The Justice Department plans to launch a “religious-liberty task force” that Attorney General Jeff Sessions says will help ensure that the rights of people of faith are protected in a country he says has become “less hospitable” to them.
Sessions on Monday said the new task force will help the Justice Department “fully implement our religious-liberty guidance,” including making sure all of the department's components across the country “accommodate people of faith.” The mission Sessions described in the announcement and a memo to Justice Department leadership is broad — and has left some fearful it's mainly aimed at protecting those who share Sessions's religious convictions.
In October, Sessions issued 20 fundamental principles for executive agencies on how to apply “religious liberty” protections. Among them is the principle that free exercise of religion provides the freedom to act or to abstain from an action. Another principle states that the government should not impugn a person’s motives or beliefs.
But given Sessions's politics and his previous characterizations of those who think and believe differently from him, some have wondered how interested the former senator is in protecting the religious liberty of all people of faith. Critics shared their concerns on Twitter.
Although Sessions claims that the United States is “less hospitable” to religious people, the fact is that most Americans are religious. According to the Pew Research Center, more than 76 percent of Americans are associated with a religion. In fact, the vast majority — more than 7 in 10 — are Christians.
It is true that most Americans — and most Christians — aren't conservative Christians like the white evangelicals who largely supported Donald Trump. And that may be Sessions's greatest concern. In his announcement of the task force at a Justice Department summit on religious tolerance, he said:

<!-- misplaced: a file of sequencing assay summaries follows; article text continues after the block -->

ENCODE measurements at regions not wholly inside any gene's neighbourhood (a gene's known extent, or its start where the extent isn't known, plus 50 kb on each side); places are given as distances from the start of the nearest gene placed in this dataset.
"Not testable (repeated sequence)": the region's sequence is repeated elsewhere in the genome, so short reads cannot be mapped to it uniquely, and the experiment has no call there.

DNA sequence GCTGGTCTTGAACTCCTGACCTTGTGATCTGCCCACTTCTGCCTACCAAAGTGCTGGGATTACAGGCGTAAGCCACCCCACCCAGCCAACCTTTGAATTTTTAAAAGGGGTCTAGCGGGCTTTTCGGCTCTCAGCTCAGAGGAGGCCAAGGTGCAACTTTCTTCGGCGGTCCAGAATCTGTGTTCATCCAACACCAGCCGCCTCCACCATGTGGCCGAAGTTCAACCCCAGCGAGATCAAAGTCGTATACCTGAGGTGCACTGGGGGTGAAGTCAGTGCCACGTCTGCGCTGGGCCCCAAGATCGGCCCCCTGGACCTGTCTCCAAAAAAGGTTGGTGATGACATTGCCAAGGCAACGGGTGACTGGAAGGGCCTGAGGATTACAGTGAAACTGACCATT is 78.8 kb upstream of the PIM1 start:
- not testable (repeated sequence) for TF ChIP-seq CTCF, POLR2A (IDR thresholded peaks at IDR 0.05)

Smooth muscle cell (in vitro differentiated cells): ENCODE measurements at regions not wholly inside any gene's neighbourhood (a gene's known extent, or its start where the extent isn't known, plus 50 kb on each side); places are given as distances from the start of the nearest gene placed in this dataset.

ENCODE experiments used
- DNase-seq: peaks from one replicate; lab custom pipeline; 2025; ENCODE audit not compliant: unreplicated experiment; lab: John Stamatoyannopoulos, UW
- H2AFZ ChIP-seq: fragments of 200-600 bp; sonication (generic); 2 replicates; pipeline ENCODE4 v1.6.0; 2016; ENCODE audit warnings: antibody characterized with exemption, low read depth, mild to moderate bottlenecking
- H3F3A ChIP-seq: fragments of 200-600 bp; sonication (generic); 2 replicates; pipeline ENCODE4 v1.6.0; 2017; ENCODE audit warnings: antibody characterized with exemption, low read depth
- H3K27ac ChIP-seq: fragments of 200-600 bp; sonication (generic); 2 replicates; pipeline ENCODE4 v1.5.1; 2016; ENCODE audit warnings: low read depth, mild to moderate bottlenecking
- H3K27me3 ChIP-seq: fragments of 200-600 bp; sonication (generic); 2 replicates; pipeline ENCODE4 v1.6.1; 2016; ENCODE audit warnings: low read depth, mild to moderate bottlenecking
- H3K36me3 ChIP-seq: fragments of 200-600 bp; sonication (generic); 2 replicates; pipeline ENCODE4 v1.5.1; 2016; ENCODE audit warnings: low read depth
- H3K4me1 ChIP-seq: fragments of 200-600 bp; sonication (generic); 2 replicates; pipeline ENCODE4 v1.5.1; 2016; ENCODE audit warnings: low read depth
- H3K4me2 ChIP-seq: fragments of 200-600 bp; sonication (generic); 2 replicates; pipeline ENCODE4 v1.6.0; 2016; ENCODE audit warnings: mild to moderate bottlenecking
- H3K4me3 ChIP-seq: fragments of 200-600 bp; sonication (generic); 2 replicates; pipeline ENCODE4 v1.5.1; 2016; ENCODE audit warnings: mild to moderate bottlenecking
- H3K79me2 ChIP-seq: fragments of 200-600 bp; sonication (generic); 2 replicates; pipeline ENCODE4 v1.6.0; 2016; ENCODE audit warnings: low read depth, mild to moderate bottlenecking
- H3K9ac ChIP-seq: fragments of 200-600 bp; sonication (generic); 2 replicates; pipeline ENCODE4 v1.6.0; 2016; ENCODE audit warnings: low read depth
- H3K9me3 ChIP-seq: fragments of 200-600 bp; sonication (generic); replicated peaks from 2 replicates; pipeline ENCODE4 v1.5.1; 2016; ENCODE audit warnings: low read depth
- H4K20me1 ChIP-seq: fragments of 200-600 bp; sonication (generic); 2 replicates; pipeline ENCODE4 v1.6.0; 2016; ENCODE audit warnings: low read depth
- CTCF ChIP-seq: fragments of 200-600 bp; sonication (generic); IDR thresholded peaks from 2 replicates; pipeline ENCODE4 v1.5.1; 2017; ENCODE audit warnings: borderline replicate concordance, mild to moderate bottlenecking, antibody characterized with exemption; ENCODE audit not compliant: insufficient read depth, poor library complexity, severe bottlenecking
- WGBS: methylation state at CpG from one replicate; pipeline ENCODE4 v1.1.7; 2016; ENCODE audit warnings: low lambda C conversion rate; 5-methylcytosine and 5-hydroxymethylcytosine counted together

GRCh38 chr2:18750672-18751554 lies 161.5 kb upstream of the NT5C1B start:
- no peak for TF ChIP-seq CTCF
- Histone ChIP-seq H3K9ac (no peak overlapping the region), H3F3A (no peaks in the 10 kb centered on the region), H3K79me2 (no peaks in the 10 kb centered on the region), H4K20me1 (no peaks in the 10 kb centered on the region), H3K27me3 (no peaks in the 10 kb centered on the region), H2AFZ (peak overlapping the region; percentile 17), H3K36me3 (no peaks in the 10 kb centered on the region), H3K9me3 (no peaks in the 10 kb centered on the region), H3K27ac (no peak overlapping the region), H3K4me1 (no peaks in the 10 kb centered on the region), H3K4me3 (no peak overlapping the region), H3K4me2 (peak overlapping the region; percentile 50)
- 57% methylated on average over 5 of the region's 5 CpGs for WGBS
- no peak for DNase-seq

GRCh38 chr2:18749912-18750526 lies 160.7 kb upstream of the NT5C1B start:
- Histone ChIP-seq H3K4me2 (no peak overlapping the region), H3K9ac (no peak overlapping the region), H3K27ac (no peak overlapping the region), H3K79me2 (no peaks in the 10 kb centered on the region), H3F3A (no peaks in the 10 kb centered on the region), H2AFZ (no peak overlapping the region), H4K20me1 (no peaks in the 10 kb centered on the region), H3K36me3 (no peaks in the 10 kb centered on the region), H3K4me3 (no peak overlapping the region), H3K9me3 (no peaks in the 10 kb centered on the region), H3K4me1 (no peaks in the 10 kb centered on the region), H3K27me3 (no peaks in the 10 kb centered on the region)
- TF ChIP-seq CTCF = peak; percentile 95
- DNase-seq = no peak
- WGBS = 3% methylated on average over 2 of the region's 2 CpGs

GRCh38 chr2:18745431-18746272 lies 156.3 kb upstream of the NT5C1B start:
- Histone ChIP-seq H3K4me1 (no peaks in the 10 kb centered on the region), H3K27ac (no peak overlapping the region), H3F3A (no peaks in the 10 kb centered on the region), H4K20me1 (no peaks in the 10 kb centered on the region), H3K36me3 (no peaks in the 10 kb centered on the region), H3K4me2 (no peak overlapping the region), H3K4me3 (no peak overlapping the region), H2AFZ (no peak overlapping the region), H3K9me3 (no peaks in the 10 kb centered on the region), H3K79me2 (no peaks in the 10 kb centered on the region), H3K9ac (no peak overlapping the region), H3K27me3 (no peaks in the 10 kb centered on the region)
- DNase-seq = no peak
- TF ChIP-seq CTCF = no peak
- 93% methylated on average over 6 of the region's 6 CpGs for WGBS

Let’s be frank: A dangerous movement, undetected by many but real, is now challenging and eroding our great tradition of religious freedom. There can be no doubt. It’s no little matter. It must be confronted intellectually and politically and defeated. This election, this past election, and much that has flowed from it, gives us a rare opportunity to arrest these trends and to confront them.
Such a reversal will not just be done with electoral victories, however, but by intellectual victories.
Sessions is not alone in his fears about the persecution of religious Americans. Trump supporters helped send the political novice to the White House in part because of cultural anxiety, which includes the belief that changes in society are making conservative Christianity less prevalent and therefore less dominant in social impact.
Results from a 2017 survey from the Public Religion Research Institute revealed that white evangelicals think Christians face more discrimination than Muslims. And they were the only major Christian denomination to believe that.
This fear of persecution among the Americans most likely to support President Trump probably influenced Sessions's desire to set up an initiative to “protect” them. But that decision has left some of those outside of his political and religious tribes to wonder whether he can protect them.